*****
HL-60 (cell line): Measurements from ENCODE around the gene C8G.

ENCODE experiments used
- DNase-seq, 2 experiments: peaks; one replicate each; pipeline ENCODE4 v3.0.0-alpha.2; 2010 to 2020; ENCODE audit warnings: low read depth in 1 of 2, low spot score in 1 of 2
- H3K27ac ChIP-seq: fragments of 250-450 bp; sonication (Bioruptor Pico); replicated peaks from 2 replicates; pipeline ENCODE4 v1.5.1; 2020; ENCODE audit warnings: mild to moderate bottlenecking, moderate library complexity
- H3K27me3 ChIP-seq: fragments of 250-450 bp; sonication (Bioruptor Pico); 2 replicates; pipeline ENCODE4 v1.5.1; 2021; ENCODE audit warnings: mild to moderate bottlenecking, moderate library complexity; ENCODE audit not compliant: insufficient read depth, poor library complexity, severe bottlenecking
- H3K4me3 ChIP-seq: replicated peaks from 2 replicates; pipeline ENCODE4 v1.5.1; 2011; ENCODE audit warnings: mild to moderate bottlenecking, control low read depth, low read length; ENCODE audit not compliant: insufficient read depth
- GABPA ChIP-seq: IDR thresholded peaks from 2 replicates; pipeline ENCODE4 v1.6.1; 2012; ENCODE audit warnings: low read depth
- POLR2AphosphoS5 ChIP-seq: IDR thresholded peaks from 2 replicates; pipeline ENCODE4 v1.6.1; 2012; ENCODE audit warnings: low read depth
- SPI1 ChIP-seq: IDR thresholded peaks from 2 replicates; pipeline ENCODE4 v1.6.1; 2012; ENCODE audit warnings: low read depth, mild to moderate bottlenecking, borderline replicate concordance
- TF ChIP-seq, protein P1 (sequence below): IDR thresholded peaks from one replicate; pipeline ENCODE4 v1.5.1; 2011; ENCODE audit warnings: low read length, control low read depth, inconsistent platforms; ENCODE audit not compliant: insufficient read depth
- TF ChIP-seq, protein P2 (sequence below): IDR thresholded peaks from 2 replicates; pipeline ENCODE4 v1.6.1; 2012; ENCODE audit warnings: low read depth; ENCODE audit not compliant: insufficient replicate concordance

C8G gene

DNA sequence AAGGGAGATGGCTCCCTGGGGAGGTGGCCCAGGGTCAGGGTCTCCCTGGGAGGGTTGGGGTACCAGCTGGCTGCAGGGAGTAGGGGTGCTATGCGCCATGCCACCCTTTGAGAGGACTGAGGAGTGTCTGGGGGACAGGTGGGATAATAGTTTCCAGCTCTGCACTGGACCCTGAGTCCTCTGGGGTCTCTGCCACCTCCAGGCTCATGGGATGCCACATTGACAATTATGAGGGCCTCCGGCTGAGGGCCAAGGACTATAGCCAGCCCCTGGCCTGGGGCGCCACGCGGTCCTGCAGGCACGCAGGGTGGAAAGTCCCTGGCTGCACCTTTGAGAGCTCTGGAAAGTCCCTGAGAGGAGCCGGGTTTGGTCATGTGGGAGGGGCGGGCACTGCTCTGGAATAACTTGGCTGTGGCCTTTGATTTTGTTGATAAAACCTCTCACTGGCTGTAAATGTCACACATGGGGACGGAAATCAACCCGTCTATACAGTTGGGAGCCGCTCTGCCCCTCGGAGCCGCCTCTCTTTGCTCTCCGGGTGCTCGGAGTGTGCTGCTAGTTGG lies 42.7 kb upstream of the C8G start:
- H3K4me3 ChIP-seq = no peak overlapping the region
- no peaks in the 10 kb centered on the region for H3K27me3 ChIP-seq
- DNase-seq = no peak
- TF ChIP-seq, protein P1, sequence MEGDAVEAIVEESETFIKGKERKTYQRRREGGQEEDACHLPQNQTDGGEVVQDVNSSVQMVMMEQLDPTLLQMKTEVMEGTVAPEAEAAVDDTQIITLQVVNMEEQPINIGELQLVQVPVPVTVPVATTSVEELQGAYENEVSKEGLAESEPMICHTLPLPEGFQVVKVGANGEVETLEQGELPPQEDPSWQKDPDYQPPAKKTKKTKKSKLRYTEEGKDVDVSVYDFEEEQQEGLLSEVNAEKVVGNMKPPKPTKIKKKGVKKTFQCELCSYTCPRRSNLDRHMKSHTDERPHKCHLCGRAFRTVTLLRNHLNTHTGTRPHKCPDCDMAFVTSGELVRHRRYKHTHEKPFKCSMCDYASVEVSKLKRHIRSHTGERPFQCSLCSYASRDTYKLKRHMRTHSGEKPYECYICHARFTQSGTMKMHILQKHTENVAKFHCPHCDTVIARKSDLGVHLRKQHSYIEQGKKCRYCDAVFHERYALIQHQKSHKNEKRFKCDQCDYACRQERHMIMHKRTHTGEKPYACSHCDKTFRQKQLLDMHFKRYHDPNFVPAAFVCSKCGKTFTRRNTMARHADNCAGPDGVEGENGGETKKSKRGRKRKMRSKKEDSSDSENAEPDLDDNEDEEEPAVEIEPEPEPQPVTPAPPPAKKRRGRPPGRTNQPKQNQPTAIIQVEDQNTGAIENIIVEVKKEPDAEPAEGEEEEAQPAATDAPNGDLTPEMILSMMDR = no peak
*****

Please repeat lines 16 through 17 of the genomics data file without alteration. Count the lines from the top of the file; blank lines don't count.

- DNase-seq = no peak
- TF ChIP-seq, protein P1, sequence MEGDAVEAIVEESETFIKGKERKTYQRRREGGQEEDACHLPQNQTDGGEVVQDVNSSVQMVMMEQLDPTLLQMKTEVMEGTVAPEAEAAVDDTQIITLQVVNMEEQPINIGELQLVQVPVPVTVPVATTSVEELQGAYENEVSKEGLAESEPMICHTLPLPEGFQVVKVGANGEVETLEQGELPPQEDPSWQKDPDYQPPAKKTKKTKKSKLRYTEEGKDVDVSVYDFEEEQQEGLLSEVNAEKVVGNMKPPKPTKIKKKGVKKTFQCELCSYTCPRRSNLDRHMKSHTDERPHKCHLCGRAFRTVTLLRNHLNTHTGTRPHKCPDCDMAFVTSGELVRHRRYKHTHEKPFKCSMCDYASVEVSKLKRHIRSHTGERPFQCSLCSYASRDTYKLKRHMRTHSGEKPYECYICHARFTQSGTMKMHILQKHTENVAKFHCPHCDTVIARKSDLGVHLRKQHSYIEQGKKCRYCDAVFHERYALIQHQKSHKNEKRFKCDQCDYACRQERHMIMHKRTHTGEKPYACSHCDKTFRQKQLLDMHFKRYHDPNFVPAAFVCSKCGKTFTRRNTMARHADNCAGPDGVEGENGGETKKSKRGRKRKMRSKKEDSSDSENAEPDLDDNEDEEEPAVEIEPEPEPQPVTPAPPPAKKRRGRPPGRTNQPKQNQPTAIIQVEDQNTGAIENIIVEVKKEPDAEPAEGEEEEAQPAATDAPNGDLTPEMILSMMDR = no peak